Mary squeezed her hands. “Hasn’t he?”
Sera bristled and pulled away. “Yes, he’s provided for us financially.” Handsomely, in fact. Their house was paid off. Life for them was good. Lonely, but good. “But that doesn’t mean I owe him. He was the one who left us. I wanted him to stay.” Her voice broke over the words and tears burned behind her eyes—tears of frustration and outrage. Tears she wouldn’t let fall.
Sera flung her arms wide. “Why am I defending myself to you? You are the one person I thought would be on my side.”
Mary sighed and gave her a small smile. “I am on your side. But turning your back on the one person who can save Aimee is not the answer. You have to see him. Listen to what he has to say. Do it for Aimee’s sake.”
“I can’t let him waltz in here and worm his way into Aimee’s heart only to watch him leave her in shambles when he waltzes out again.”
“Is it her heart you’re worried about? Or yours?”
Sera looked away. Her aunt always had been able to read her too easily.
“Sera, what matters here is that Aimee’s in danger and Trent is the only one who can protect her.
Why did she keep saying that?
Bells tinkled throughout the shop as the front door opened. Trent strolled in, acting as if he owned the place. Acting as if he’d never been gone. Sera’s stomach tightened. For the first time, she noticed his faded blue jeans, worn and snug over muscular legs, and a black leather jacket that made him look dangerously sexy. A vein in her temples began to throb. “What are you doing here?” she said through gritted teeth.
“I thought neutral territory might make it easier for you to listen to what I have to say.”
Blue eyes that had once made her melt every time she saw him, now looked tired and worried. His shaggy blond hair was overdue for a trim, and he hadn’t shaved in days. Somehow that only made him more appealing. She sighed.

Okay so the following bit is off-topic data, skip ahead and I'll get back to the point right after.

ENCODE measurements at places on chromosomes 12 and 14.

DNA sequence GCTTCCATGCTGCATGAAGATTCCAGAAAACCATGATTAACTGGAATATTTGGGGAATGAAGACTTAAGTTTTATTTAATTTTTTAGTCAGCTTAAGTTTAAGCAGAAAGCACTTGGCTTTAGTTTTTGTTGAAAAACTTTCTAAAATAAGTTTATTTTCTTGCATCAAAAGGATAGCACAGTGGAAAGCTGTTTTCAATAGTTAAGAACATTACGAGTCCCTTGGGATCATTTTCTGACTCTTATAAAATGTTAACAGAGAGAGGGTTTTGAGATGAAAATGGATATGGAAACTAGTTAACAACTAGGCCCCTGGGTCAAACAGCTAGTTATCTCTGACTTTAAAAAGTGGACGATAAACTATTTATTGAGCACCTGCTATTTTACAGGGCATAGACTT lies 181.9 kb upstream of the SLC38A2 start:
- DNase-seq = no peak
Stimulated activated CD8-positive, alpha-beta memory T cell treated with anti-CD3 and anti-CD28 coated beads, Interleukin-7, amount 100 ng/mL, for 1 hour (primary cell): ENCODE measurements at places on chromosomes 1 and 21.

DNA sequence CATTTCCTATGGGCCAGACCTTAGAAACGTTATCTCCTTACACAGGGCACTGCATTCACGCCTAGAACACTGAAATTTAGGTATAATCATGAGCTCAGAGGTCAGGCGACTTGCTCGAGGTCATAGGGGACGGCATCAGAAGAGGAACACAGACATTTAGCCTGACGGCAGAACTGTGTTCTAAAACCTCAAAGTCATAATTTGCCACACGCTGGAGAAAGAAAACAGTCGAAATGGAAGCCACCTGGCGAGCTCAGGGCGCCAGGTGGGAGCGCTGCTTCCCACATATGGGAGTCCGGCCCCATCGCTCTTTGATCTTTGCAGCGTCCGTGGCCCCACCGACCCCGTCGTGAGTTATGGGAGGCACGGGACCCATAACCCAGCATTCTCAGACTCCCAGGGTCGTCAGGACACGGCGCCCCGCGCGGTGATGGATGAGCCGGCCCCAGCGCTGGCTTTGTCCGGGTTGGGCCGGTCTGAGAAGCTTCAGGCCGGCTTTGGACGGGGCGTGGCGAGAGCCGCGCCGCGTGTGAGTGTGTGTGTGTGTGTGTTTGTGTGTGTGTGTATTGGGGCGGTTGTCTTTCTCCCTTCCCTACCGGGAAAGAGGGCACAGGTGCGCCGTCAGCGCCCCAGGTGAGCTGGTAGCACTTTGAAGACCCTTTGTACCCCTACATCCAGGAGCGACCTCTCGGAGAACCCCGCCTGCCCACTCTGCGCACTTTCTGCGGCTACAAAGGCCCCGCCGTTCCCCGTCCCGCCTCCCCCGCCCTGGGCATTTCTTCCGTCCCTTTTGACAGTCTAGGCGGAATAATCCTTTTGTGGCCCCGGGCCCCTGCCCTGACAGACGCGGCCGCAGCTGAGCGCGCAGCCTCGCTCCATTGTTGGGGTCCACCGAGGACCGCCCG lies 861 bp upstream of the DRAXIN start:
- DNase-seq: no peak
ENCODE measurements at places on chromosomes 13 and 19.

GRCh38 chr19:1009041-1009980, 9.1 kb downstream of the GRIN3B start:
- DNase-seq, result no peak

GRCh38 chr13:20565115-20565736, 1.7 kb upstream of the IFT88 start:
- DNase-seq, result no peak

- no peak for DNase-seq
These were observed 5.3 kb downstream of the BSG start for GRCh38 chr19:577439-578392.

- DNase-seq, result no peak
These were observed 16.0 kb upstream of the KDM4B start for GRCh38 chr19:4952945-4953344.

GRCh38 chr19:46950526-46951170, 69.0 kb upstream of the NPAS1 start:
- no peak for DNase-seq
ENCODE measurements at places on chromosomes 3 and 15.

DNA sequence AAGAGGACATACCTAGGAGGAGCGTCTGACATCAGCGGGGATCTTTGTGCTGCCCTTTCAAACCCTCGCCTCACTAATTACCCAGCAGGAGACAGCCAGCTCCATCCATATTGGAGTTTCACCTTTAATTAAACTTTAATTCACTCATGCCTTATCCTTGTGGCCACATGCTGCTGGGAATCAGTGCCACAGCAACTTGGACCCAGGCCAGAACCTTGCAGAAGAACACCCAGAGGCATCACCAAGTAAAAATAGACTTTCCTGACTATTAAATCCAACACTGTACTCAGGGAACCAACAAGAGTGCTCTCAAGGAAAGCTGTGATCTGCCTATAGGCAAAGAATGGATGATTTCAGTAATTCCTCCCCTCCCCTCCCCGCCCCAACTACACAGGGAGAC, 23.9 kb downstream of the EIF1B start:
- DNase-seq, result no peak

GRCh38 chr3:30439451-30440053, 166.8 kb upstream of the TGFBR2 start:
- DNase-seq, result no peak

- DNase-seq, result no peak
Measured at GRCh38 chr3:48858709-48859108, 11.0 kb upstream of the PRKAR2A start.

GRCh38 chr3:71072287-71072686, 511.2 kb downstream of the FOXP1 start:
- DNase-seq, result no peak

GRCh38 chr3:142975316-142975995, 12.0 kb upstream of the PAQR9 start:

Mary reached for him, a large, traitorous smile on her face. “As I live and breathe.”
“Hello, sweetheart,” Trent said, and kissed her cheek.
Sera clenched her hands, certain that if she stared at him any longer, she would self-combust.
“So what can we do to help you?” Mary asked him.
Surprise slammed into Sera as she heard her aunt’s words. This wasn’t happening.
“We need to get the amulet on Aimee as soon as possible. It will mask her aura from the demon who’s after her. For now.”
They both turned and looked at Sera.
“Fine. If I give her the amulet, will you leave?” Right now, she’d do just about anything to get him away from them.
“I’m sorry. I can’t. Not just yet.”
“Why am I not surprised?” She closed her eyes and gnawed her tongue until she tasted blood. She had to find a way to get rid of him. When she opened her eyes, he was standing right in front of her. Her heartbeat quickened, her chest rising and falling too quickly.
He reached for her. She took a quick step back but hit a wall. His eyes didn’t waver. The sharp angles of his face, the strength in his jaw, and the intensity in his gaze boring into hers kept her frozen. She couldn’t move. Couldn’t breathe.
Before she could stop him, he had her in his grasp and pulled her hard up against his chest. “No,” she blurted, placing her hands between them, trying to brace herself. With a twist of pain, she remembered his smell, his touch, and how safe she’d once felt in his arms. Back then, she’d thought nothing or no one could destroy what they’d had together.
And then he was gone. Just like that.